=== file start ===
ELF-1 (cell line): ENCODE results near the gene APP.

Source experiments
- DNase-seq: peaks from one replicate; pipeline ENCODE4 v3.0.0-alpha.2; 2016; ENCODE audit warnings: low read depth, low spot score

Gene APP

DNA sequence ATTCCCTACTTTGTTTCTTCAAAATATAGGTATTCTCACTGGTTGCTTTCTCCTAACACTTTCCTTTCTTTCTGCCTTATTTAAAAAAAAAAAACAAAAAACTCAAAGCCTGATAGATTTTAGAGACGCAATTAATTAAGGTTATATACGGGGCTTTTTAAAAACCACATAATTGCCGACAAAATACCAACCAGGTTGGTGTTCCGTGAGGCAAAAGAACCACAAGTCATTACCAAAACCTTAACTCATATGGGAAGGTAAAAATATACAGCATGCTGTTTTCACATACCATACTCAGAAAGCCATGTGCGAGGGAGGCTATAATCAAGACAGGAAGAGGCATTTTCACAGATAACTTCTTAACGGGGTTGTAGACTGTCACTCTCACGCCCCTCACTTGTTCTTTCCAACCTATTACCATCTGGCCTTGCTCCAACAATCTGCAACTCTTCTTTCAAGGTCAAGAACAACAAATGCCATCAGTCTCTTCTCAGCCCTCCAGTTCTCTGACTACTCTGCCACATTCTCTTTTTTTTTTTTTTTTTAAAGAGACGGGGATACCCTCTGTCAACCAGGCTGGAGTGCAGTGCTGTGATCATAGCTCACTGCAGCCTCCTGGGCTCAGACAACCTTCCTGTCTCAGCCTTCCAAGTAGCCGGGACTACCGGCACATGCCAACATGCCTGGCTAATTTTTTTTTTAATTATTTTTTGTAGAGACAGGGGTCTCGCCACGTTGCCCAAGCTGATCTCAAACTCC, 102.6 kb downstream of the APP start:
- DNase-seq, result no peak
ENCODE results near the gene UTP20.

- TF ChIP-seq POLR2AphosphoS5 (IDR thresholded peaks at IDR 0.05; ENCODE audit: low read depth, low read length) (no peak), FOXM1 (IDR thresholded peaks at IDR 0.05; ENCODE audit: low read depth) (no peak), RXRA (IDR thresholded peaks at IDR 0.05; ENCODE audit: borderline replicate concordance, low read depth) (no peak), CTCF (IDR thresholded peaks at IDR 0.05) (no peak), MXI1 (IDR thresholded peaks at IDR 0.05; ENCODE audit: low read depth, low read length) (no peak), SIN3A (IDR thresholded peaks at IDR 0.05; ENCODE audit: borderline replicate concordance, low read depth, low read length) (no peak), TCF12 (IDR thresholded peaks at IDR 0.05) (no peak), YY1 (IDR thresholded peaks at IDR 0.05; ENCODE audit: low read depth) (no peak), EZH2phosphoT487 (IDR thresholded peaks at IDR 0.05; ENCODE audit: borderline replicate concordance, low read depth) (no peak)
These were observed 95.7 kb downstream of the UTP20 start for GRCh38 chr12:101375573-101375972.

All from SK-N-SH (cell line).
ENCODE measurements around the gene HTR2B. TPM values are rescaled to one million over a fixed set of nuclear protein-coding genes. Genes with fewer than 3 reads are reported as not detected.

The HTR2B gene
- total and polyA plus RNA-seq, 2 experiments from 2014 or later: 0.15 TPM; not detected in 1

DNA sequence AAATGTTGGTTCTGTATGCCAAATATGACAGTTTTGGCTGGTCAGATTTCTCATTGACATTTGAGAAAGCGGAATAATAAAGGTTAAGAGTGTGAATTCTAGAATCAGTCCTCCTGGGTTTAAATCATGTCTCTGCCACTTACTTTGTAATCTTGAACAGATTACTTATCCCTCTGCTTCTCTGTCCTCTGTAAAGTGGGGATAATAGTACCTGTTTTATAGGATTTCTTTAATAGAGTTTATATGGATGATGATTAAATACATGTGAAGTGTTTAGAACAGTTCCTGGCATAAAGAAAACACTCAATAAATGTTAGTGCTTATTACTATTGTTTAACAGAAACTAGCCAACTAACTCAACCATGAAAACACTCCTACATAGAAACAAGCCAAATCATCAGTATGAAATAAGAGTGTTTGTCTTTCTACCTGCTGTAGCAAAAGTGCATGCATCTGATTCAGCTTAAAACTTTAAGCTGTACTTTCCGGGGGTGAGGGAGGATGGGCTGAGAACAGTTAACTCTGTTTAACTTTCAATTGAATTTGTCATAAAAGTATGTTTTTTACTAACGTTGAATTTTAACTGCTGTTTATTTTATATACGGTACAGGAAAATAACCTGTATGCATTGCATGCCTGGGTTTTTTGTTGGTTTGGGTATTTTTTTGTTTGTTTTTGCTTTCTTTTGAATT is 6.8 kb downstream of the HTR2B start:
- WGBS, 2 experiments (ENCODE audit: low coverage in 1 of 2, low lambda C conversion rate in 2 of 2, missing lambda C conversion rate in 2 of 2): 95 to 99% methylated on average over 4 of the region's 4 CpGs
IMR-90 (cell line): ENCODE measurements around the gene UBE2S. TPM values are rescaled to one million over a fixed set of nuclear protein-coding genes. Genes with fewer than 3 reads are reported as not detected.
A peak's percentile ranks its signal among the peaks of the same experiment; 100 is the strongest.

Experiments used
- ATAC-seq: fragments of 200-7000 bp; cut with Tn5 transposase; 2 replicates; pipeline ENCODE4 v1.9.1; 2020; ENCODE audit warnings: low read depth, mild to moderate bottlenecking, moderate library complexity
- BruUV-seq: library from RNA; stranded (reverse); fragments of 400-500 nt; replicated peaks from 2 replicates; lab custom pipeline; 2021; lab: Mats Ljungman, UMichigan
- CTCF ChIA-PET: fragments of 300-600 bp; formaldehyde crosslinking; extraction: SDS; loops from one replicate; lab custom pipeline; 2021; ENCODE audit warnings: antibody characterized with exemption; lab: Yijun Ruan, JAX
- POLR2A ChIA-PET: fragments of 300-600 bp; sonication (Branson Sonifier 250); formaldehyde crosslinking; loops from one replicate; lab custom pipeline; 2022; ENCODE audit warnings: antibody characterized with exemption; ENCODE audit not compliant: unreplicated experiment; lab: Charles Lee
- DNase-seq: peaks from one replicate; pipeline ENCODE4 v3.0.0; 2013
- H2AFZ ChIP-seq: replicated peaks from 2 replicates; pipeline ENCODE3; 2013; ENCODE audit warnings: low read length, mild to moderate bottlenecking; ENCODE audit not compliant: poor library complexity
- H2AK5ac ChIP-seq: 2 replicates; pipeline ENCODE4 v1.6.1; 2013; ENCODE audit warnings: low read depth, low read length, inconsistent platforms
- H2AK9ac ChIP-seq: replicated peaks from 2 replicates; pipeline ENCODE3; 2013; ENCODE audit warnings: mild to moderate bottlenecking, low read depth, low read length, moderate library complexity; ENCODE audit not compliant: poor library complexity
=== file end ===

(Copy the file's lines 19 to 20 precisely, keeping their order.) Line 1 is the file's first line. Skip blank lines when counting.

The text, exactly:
- ATAC-seq: fragments of 200-7000 bp; cut with Tn5 transposase; 2 replicates; pipeline ENCODE4 v1.9.1; 2020; ENCODE audit warnings: low read depth, mild to moderate bottlenecking, moderate library complexity
- BruUV-seq: library from RNA; stranded (reverse); fragments of 400-500 nt; replicated peaks from 2 replicates; lab custom pipeline; 2021; lab: Mats Ljungman, UMichigan